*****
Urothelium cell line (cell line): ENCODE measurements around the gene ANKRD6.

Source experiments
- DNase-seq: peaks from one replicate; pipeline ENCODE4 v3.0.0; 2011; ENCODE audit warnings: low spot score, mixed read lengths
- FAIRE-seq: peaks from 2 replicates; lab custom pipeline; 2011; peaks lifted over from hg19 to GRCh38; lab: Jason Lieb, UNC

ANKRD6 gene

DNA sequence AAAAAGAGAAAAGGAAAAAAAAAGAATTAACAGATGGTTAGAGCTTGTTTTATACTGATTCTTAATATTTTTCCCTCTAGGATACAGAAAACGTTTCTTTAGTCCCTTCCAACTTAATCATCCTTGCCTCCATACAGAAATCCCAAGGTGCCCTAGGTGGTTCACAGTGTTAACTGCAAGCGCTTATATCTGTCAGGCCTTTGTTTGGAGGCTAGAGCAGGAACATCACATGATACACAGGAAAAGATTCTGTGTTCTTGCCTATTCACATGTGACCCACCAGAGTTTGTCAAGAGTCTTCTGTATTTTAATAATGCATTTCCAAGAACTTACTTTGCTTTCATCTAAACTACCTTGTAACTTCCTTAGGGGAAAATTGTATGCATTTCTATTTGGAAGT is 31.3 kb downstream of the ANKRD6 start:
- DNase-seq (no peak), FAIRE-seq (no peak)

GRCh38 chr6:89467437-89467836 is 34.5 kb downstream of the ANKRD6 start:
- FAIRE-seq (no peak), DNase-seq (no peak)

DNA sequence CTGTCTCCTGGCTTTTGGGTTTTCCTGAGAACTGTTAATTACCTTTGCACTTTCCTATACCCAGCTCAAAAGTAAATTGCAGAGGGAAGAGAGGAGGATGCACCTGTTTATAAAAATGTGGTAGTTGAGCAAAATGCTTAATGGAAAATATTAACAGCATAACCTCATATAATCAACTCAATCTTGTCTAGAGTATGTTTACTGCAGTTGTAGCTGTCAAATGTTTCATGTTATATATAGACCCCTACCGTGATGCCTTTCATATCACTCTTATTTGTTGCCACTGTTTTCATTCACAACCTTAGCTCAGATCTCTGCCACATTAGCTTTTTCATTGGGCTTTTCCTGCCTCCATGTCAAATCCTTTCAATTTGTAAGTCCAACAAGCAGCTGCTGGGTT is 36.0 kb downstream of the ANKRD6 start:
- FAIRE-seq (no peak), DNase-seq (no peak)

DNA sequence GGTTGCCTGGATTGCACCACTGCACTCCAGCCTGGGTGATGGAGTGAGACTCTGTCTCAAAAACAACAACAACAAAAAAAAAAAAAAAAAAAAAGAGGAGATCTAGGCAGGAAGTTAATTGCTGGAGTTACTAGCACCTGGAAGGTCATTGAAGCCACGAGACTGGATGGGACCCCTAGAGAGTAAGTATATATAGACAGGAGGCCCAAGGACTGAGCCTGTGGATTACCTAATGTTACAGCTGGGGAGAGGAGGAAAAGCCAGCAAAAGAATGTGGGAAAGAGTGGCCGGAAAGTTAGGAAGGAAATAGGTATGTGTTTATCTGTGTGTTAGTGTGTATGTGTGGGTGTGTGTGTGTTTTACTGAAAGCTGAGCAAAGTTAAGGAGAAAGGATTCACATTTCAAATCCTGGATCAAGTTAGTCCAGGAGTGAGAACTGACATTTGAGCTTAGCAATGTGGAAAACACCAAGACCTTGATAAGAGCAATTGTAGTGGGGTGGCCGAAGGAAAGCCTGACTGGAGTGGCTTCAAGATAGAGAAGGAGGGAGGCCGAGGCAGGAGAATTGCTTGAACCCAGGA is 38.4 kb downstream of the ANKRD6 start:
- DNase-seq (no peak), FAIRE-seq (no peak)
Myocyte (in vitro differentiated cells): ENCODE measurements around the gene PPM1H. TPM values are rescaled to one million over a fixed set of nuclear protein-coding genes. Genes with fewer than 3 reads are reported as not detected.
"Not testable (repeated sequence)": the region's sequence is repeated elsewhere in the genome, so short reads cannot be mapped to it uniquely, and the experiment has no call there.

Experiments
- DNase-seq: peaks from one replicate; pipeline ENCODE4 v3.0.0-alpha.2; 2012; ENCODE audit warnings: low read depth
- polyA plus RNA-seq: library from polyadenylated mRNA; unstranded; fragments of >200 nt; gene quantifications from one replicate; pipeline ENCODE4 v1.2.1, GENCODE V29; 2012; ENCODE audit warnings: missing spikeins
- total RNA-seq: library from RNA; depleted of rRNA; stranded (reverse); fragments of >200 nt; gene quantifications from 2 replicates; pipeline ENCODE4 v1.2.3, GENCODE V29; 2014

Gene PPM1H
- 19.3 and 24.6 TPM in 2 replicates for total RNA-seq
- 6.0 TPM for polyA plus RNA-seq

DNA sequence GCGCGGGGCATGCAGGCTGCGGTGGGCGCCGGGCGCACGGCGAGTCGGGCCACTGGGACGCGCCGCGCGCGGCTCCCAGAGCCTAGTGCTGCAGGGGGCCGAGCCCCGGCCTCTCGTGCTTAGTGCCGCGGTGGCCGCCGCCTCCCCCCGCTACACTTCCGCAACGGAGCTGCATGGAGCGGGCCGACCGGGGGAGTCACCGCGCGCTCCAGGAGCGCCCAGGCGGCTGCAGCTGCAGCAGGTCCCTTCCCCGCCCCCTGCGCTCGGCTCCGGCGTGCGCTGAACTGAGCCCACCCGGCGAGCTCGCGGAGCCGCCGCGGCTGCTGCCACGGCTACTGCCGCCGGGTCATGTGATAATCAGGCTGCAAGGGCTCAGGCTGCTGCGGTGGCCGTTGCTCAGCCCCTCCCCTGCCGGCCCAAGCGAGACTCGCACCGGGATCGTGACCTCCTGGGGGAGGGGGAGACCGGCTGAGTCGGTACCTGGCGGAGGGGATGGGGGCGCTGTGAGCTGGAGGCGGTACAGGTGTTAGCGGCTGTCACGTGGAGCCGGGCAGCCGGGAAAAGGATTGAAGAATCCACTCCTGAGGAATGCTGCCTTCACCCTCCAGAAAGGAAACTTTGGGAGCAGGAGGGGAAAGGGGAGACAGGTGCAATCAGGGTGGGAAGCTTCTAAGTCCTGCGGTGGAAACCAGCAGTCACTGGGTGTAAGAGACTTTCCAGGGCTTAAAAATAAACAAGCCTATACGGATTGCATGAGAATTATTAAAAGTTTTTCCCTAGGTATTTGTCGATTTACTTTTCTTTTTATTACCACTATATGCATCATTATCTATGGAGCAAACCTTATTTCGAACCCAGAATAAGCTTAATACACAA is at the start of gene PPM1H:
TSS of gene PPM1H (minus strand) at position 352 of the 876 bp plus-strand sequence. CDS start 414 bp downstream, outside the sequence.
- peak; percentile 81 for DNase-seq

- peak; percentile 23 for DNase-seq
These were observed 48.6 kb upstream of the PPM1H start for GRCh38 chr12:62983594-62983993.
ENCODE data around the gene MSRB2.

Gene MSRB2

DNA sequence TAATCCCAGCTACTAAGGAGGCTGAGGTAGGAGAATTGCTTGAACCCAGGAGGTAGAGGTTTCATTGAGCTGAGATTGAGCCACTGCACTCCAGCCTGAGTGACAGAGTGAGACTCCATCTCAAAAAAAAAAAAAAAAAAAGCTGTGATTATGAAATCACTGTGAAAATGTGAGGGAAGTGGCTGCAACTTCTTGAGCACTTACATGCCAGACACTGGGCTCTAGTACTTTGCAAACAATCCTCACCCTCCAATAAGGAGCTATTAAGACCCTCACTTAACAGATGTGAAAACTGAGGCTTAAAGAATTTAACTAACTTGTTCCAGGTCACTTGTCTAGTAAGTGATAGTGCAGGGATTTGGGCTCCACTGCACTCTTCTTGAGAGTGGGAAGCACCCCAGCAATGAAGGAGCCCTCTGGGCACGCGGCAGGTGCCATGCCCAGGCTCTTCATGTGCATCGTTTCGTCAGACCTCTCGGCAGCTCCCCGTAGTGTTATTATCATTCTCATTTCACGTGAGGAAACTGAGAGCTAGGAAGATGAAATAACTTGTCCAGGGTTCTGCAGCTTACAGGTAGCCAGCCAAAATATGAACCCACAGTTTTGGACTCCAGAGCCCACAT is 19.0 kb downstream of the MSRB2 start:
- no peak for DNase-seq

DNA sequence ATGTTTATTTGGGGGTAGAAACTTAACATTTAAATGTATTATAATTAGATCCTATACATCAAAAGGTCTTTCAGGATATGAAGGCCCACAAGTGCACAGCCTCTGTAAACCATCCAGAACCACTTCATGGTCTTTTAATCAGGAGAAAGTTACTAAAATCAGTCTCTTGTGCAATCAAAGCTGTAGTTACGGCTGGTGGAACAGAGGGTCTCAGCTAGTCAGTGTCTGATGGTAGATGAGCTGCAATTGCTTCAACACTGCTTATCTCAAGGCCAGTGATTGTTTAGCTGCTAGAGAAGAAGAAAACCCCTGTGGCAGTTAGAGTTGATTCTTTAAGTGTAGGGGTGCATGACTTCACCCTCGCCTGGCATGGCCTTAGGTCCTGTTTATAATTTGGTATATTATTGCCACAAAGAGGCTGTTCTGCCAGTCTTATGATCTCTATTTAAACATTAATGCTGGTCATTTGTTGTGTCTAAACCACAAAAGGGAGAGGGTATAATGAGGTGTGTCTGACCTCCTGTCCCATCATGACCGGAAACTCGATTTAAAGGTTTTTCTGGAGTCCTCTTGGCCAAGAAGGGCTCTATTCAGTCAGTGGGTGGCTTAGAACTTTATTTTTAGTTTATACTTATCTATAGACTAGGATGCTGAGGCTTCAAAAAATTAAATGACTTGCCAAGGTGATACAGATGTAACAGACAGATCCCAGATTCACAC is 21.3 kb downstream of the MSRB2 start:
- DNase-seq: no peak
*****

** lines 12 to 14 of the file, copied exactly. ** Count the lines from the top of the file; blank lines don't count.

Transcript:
DNA sequence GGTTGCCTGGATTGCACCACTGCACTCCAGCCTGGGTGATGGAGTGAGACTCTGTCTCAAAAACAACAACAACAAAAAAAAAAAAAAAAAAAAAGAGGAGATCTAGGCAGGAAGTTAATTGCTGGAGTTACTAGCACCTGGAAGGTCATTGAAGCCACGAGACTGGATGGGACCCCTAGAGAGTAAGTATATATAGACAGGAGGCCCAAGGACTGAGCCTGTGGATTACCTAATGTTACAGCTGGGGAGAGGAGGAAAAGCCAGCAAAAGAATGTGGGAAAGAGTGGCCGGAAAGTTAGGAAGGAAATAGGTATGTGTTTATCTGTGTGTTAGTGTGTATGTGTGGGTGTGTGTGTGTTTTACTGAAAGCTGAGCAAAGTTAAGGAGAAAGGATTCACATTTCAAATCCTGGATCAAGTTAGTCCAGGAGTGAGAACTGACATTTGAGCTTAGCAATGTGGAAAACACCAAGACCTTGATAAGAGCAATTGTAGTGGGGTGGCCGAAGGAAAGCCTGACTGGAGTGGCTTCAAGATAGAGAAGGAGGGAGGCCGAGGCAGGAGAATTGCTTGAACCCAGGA is 38.4 kb downstream of the ANKRD6 start:
- DNase-seq (no peak), FAIRE-seq (no peak)
Myocyte (in vitro differentiated cells): ENCODE measurements around the gene PPM1H. TPM values are rescaled to one million over a fixed set of nuclear protein-coding genes. Genes with fewer than 3 reads are reported as not detected.